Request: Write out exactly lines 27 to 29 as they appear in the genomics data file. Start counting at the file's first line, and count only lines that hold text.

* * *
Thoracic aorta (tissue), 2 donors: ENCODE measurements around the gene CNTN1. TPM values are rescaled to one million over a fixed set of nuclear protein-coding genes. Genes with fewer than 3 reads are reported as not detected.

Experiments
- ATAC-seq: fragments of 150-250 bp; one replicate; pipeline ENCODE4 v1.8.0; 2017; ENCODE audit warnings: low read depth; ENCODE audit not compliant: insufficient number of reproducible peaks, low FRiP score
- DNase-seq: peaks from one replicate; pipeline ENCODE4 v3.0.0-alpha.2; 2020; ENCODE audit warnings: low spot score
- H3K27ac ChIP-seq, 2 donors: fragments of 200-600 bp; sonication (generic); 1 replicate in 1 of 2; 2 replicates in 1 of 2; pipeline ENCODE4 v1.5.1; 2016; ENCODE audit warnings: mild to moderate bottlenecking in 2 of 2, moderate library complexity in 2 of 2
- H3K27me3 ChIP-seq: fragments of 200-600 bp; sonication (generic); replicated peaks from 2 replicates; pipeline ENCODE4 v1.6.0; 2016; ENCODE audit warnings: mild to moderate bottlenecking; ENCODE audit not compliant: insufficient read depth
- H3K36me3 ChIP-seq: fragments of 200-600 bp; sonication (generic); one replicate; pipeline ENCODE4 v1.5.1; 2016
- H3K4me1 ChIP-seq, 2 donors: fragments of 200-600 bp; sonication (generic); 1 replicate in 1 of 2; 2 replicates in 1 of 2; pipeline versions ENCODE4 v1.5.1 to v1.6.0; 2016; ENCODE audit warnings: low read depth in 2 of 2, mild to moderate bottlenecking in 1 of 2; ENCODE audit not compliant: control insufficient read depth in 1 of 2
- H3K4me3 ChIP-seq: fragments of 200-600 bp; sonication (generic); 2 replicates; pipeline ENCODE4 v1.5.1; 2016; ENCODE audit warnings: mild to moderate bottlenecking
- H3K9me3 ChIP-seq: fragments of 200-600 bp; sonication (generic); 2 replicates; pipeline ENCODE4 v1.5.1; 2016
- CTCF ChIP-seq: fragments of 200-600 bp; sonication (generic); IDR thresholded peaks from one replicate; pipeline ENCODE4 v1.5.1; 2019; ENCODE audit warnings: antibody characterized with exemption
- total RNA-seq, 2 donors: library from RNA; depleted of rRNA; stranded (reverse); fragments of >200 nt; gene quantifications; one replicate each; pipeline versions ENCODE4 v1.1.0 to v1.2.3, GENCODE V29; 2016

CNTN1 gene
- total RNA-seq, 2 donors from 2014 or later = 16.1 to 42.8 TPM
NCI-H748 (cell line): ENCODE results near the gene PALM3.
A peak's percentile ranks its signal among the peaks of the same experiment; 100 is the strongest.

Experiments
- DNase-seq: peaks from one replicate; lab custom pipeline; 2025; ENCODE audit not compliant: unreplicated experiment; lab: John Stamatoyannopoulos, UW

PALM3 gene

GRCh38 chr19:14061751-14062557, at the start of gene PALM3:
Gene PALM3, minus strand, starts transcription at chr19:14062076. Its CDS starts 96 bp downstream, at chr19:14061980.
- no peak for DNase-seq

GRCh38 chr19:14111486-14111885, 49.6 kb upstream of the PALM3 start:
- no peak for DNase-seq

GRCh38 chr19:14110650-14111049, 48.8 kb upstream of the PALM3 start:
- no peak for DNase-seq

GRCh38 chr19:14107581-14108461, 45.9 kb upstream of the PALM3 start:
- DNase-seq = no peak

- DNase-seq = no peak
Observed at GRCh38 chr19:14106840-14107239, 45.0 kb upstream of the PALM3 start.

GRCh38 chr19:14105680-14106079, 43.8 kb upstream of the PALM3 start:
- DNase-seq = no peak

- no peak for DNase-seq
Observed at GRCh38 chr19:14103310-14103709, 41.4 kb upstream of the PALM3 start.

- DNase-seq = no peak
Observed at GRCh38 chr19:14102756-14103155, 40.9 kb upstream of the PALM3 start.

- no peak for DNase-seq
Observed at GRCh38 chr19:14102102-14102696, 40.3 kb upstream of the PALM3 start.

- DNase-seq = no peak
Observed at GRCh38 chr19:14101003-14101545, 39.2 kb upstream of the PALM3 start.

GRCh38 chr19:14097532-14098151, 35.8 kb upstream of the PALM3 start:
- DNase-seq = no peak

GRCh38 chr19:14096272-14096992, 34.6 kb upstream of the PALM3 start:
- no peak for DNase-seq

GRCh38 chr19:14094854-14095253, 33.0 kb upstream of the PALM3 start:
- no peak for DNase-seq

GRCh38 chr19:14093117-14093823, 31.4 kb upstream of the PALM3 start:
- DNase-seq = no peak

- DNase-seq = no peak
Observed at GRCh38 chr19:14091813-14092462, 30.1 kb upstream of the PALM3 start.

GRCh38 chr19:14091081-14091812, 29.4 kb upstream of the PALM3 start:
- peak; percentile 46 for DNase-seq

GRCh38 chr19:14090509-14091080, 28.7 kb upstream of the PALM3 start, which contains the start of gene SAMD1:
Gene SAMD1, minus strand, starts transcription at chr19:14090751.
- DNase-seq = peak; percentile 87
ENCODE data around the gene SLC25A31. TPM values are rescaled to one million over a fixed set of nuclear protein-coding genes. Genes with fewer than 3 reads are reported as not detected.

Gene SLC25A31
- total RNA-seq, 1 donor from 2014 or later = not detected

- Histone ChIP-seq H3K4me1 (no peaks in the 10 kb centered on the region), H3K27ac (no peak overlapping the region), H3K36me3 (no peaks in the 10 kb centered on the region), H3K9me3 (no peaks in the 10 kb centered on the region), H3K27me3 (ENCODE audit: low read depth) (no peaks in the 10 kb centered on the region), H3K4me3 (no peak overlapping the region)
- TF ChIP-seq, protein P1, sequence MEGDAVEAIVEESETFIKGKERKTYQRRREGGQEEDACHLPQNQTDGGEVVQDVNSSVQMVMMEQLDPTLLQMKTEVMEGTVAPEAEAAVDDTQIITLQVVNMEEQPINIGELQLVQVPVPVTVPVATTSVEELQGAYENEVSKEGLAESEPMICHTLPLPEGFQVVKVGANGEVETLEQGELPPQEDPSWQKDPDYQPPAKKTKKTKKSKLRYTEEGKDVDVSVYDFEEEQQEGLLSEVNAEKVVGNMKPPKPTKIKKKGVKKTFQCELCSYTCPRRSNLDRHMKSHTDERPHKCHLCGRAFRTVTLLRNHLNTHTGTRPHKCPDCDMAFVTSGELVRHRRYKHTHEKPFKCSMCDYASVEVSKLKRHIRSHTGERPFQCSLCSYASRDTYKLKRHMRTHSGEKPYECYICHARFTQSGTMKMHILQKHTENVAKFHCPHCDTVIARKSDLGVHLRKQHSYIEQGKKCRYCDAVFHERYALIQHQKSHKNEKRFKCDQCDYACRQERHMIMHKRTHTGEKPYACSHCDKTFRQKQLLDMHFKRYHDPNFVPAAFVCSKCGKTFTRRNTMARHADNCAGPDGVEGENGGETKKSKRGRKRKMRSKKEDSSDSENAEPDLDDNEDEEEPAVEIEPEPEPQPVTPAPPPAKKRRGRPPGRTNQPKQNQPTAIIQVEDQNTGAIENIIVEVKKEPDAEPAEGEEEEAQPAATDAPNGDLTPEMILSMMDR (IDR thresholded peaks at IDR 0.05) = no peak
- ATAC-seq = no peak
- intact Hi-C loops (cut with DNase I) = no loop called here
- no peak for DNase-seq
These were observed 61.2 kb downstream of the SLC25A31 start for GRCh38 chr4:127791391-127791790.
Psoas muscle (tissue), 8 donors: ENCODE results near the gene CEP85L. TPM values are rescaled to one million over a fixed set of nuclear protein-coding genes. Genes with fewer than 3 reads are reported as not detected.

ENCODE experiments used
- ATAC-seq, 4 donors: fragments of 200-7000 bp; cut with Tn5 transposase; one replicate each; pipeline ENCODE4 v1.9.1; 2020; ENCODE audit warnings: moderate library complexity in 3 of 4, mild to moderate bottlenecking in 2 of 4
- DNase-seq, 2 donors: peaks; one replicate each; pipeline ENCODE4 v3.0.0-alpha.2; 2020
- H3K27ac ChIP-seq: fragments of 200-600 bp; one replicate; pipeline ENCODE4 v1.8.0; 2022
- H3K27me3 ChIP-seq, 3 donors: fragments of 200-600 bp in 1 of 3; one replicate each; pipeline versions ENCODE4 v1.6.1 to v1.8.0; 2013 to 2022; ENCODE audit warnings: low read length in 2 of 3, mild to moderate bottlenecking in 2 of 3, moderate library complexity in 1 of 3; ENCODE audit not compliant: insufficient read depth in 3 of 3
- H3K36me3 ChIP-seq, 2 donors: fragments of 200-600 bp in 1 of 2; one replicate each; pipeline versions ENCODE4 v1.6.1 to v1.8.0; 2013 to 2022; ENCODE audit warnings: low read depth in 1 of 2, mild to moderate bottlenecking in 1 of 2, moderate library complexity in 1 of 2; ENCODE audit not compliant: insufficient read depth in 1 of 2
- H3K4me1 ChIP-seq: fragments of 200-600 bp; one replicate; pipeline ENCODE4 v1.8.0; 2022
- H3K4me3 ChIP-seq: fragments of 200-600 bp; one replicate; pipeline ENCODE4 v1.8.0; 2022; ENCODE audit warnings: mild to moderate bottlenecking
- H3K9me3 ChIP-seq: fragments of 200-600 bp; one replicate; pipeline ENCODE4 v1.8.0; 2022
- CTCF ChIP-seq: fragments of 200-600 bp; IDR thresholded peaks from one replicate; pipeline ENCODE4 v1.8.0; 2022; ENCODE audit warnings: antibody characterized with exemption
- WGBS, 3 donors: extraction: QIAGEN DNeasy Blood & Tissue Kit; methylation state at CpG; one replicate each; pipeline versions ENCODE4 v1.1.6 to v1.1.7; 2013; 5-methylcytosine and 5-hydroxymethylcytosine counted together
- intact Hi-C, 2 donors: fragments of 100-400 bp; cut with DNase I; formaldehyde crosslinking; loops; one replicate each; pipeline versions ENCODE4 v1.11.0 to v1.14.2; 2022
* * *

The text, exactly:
GRCh38 chr19:14107581-14108461, 45.9 kb upstream of the PALM3 start:
- DNase-seq = no peak

- DNase-seq = no peak